Visiting Berlin With Kids – Our Cheat Sheet

We’ll be in Berlin in early April and it’s time to come up with some form of itinerary! I’ve started by making this “cheat sheet” for visiting Berlin with kids. Here’s a list of 18 landmarks, parks and museums for a family visit to the German capital!

Visiting Berlin With Kids - Our Cheat Sheet

We’ve never been to Berlin or Germany, so this is terra incognita for us. Lots of recommendations around, of course, so I’ve been using these to create our own list of things to do in Berlin. I’ve put everything together in a single blog post that will be my own cheat sheet when planning our itinerary.

How to use this cheat sheet

This “cheat crib” includes the list of places we’d like to visit – landmarks, museums, parks and points of interest – along with addresses, opening hours and admission costs. Locations have been noted on a map as well, to make it easier to see “what goes with what”.

Note that I said “places we‘d like to visit”. This is by no means a comprehensive list of things to do and see in Berlin – I suspect would require a thick book! So, what’s included and what’s not? Let me tell you a thing or two about our own criteria, so you can see how well they match yours.

Traveling with kids

We’re traveling with our two boys, aged 13 and 15. While we are interested in the history of Europe and Germany, we prefer not to expose our kids to very graphic displays at this point.

Our kids are home-schooled, so we do see this visit to Berlin as an opportunity to teach them more about World War 2 and the cold war. It’s just that we just don’t want to traumatize them. We’ll have to find the balance in the overall itinerary but for now decided to avoid places like the “Topography of Horrors” display, the Stasi Museum or the “Palace of Tears”.

This is our first visit to Berlin

With so much to do and see in and around Berlin, we want to stick to the main and central attractions. That’s why some attractions that are located away from the center of Berlin were not included here (even though they may be really awesome for families with more time on their hands).

Please double-check the opening hours and admission rates.

I didn’t include closure dates unless they were a regular day of the week. If you’re visiting during a holiday, check the websites to see if opening hours change. Also, rates and opening hours can change, so check before you visit (that’s why I linked to the websites!)

With that in mind, I hope you’ll find our cheat sheet helpful! Here goes…

Landmarks & Points of Interest in Berlin

1. The Reichstag Building & the Reichstag Dome

This huge edifice has fascinating a history that echoes that of Berlin and of the modern German people itself.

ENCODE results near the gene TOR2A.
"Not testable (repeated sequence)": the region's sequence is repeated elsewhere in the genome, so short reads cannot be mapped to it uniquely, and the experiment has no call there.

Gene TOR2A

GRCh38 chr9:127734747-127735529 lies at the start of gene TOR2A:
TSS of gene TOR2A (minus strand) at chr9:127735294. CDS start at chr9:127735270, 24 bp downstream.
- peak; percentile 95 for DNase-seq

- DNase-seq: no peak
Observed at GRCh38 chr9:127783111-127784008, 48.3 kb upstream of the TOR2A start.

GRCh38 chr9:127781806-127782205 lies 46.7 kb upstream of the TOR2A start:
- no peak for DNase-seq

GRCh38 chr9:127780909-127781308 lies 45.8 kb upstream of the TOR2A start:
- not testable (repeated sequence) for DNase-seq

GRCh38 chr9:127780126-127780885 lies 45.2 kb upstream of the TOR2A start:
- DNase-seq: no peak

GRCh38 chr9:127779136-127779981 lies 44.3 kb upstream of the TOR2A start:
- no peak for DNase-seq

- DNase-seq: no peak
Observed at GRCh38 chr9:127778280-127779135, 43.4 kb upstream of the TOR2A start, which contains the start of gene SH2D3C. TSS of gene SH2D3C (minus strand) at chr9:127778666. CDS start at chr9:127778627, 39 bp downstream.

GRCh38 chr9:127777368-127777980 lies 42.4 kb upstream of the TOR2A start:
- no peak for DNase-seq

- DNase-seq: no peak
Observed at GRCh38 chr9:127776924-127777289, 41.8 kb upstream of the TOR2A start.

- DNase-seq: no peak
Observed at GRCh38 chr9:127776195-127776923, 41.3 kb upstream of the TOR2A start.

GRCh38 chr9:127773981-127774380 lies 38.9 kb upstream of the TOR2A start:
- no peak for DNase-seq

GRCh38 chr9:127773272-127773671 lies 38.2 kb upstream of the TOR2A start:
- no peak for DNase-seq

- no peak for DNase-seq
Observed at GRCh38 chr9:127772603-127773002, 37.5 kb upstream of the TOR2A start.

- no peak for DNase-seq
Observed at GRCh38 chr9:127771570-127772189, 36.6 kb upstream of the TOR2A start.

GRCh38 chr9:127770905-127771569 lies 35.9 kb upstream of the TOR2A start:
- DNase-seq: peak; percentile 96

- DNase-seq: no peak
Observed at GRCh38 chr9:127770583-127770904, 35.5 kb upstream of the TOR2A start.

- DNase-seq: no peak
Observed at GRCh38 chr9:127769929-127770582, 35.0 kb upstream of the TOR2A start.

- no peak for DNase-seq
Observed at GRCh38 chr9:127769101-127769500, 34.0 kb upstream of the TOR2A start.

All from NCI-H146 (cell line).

Visiting Berlin with Kids: The Reichstag

Built in the late 19th century, it was the beating heart of German empire for decades. This is where the fragile German democracy of post-WW1 fell into the hands of the Nazi party, as the Reichstag building became the seat of Hitler’s Third Reich. After the end of the second world war, the building was abandoned and left in ruins until Germany was reunited in 1990. Finally, a decade later, after intense re-building and reconstruction, the Reichstag building reclaimed its former glory when the German parliament – the Bundestag – made it into its official home in 1999.

The reconstructed dome of the Reichstag building is made of glass. This is both a symbol of the transparency of the government’s work and a great viewing platform from which you can see Berlin all around you.

The Reichstag Dome

How to see the Reichstag Building

  1. Take in the views! From the front, and also from across the Spree river for a great reflection shot.
  2. Join a guided tour of the exhibition on German parliamentary history.
  3. Visit the dome for the views all around it. It’s free to visit but you do have to register in advance. Here’s a link to the online registration page.

Exhibition opening hours: Tue-Sun 10am-6pm (7pm from May to September). Admission: free

Address: Friedrich-Ebert-Platz 1, 10557 Berlin

2. The Brandenburg Gate

The Brandenburg Gate is a classical 18th century monument and major historic landmark that’s well worth seeing, even when visiting Berlin with kids.

Address: Pariser Platz, 10117 Berlin

Brandenburg Gate at night

3. Memorial of the Berlin Wall

A memorial that tells the story of the victims of the city’s division and the tyranny of the GDR regime. This is where you can see a  section of the original wall (60-meter/200 ft long). There’s also a visitor center, a documentation center and a small church called The Chapel of Reconciliation.  Visiting Berlin with kids, we think this could be a good educational site to see.

Opening hours for the visitor center are are Tue-Sun 10am-6pm. The open air exhibition and memorial grounds are open throughout the week 8am-10pm. Admission: free.

Address: Cora-Berliner-Straße 1, 10117 Berlin – Website

4. The Holocaust Memorial

Officially named The Memorial to the Murdered Jews of Europe, this huge remembrance site consists of 2,711 slabs of concrete covering  4.7 acres.

The holocaust memorial in Berlin

Opening hours: The memorial is accessible 24/7. The visitors center Apr-Sept: Tue-Sun, 10 am-8 pm; Oct-Mar: Tue-Sun, 10 am-7pm. Admission: free

Address: Cora-Berliner-Straße 1, 10117 Berlin  –  Website

5. The Berlin Cathedral

Like many German monuments, the Berlin Cathedral suffered major damage during WW2 and was in ruins for decades later. It was gradually reconstructed and renovated during the second half of the 20th century.

Berlin Cathedral

Opening hours: Mon-Sat 9am-8pm (during October-March, the cathedral closes an hour earlier). Sundays & Holidays noon–6pm.  Admission: 7 euros (kids/concession 5 euros).